Fork lift trucks: handle with care

Fork lIft TrucksFork lift trucks are potentially very dangerous pieces of work equipment. Here we consider some recent cases involving fork lift trucks that illustrate where things can go wrong.

The use of a fork lift truck for complex operations should be thought through and the whole operation planned. Failure to do so can have serious consequences. People and trucks should be separated within the workplace to reduce the incidence of serious injury: this should be achieved through risk assessment. It cannot be overstated that the use of fork lift trucks must be restricted to trained and authorised persons.

The importance of planning

In February 2013, a Manchester based metal manufacturer (AF) was sentenced following the death of a 25-year-old employee (BD), who was killed when a machine weighing half a tonne fell from a fork lift truck. As with nearly all such accidents, this fatality was avoidable.

BD was walking alongside the fork lift as it moved the fourth machine at the AF site when it became unstable, fell and struck him on the head. He died at the scene. The court heard that AF had taken over the factory six weeks before the incident, but had not carried out a health and safety audit of the new premises. The firm also failed to inform its own trained engineer responsible for overseeing lifting operations that it was planning to move the machines at the plant.

Further investigation revealed that the fork lift operator who lifted the machine had attended a one-day driver training course in October 2006, but that he was not trained and competent to lift complicated loads that were not on pallets. He was not competent to move this load. The HSE investigation into the incident found that AF had not planned the work in advance so that the machine could be moved safely.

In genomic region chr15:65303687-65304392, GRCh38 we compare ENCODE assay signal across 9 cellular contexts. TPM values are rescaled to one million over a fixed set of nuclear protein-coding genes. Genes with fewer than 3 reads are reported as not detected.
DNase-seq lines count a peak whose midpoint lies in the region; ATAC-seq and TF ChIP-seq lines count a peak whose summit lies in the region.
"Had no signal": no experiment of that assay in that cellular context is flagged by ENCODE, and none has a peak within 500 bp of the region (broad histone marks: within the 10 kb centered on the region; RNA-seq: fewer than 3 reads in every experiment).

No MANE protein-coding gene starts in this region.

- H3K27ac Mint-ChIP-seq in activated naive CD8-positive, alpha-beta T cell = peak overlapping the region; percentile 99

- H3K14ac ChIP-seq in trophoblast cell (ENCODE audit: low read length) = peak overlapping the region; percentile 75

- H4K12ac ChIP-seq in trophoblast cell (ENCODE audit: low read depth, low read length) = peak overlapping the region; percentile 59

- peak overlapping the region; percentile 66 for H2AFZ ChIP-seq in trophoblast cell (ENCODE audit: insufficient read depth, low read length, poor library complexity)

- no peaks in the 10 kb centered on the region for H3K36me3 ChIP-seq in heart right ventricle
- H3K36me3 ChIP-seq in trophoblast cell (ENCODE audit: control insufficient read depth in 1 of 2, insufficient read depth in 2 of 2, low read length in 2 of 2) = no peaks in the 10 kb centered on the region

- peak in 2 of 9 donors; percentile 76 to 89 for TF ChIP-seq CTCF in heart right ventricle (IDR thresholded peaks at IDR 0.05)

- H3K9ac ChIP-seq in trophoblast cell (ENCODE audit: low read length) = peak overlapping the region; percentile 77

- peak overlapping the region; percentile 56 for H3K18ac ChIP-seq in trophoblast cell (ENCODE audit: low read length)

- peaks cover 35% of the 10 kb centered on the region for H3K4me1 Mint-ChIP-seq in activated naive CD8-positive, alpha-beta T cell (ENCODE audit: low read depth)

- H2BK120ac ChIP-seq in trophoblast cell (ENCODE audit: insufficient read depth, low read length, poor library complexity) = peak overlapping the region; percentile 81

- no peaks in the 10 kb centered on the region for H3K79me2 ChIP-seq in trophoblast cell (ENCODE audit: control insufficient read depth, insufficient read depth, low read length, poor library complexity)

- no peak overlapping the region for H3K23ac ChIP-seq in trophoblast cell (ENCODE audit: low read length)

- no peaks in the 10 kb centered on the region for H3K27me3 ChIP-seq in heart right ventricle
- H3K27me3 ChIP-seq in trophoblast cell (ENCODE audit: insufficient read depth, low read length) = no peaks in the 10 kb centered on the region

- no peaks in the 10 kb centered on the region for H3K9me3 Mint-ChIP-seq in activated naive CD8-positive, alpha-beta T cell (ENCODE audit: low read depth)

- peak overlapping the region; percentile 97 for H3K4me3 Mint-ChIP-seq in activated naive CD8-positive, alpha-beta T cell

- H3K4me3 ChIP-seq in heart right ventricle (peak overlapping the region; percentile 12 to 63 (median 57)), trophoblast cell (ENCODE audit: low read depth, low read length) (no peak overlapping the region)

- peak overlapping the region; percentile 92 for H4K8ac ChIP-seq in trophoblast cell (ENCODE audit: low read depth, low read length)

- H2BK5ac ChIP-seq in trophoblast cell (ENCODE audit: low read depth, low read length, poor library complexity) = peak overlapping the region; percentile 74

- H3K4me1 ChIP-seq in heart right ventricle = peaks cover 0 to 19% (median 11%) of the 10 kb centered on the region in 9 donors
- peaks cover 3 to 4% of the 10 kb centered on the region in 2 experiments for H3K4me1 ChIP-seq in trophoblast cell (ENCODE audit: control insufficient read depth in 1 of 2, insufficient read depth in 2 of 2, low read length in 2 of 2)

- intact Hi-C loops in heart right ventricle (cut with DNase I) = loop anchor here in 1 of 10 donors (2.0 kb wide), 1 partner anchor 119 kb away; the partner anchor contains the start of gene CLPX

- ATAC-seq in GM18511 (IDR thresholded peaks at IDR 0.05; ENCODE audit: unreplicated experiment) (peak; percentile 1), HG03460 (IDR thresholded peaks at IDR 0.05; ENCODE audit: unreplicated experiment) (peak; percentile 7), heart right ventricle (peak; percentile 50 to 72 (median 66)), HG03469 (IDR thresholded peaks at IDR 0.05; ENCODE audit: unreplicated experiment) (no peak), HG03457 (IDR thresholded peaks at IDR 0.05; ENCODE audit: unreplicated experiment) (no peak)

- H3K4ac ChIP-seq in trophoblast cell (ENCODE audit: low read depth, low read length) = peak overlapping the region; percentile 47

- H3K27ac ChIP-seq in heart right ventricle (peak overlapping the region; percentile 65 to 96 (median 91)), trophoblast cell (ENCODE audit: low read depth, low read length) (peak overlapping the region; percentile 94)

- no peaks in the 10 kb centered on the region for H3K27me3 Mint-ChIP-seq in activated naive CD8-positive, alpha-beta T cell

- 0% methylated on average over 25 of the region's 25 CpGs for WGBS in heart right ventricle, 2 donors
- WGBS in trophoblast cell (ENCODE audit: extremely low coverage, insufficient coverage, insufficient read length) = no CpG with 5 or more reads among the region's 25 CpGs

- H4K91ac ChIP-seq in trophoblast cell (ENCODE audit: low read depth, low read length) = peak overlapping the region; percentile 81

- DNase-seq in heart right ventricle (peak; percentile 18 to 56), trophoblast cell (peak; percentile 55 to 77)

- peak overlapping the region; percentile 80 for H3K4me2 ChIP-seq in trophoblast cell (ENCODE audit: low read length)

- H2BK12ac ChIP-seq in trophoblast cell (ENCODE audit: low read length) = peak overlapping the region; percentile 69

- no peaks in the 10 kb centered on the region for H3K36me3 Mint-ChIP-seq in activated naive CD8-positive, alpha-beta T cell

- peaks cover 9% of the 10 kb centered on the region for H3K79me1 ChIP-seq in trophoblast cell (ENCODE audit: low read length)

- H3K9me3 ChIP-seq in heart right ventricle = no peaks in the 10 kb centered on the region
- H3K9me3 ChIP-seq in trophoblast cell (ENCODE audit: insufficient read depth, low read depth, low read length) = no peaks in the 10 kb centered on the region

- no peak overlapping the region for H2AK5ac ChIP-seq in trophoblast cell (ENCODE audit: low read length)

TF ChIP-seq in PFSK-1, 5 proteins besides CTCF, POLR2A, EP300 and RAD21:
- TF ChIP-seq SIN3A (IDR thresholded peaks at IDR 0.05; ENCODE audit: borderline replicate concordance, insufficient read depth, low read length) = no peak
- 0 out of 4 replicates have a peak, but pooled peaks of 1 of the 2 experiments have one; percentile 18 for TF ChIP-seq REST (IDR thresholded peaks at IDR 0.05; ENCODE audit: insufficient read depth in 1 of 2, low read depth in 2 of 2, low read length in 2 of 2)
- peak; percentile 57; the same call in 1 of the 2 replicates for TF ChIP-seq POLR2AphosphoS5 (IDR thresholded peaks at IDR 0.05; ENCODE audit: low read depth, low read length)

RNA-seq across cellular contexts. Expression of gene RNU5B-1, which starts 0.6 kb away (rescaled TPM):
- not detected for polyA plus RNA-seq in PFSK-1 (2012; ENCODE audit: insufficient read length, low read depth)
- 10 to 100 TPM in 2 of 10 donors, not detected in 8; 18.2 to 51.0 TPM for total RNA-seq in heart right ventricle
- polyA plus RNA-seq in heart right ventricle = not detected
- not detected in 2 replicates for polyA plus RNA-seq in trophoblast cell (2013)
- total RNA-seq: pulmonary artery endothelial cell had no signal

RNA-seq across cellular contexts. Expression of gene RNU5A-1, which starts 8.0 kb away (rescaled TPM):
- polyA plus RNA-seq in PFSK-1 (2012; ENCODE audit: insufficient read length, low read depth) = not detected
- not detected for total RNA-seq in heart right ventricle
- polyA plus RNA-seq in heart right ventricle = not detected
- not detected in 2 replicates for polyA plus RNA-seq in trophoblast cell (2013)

AF, which went into administration before the trial, was found guilty of breaching s.2(1) of the Health and Safety at Work Act 1974 by failing to ensure the safety of its employees. The company received a nominal fine of £1. After the trial, an HSE inspector commented: “If the machine had been strapped to the forks, and workers told to stay a safe distance away, then [BD’s] death could have been avoided.”

Separating people from vehiclesFork lift truck 2

A paper mill (PM) has been fined following serious injury to one of its employees, who suffered several fractures to his leg and foot. The investigation by the HSE concluded that this, too, could have been avoided if simple safety precautions had been taken.

The court heard that the man was in an aisle in the warehouse taking tickets off pallets that were filled with paper goods. The pallets were then to be put on racks at either side of the aisle. A colleague was using a fork lift truck in the same aisle. He reversed and backed into the worker, crushing him between the truck and a pallet. The man suffered three breaks in his right ankle as well as two fractures to his left leg. He has been able to return to work at the firm on light duties.

PM was fined £5000 and ordered to pay £3069 in costs after admitting a breach of the Workplace (Health, Safety and Welfare) Regulations 1992.

After the case, an HSE inspector said: “The incident was entirely preventable. PM failed to make sure that there was a safe vehicle and pedestrian system of work in place within their warehouse. Such a measure would have prevented vehicles being able to access areas where workers on foot were moving around. Such a system was entirely possible without any detriment to the work being done.”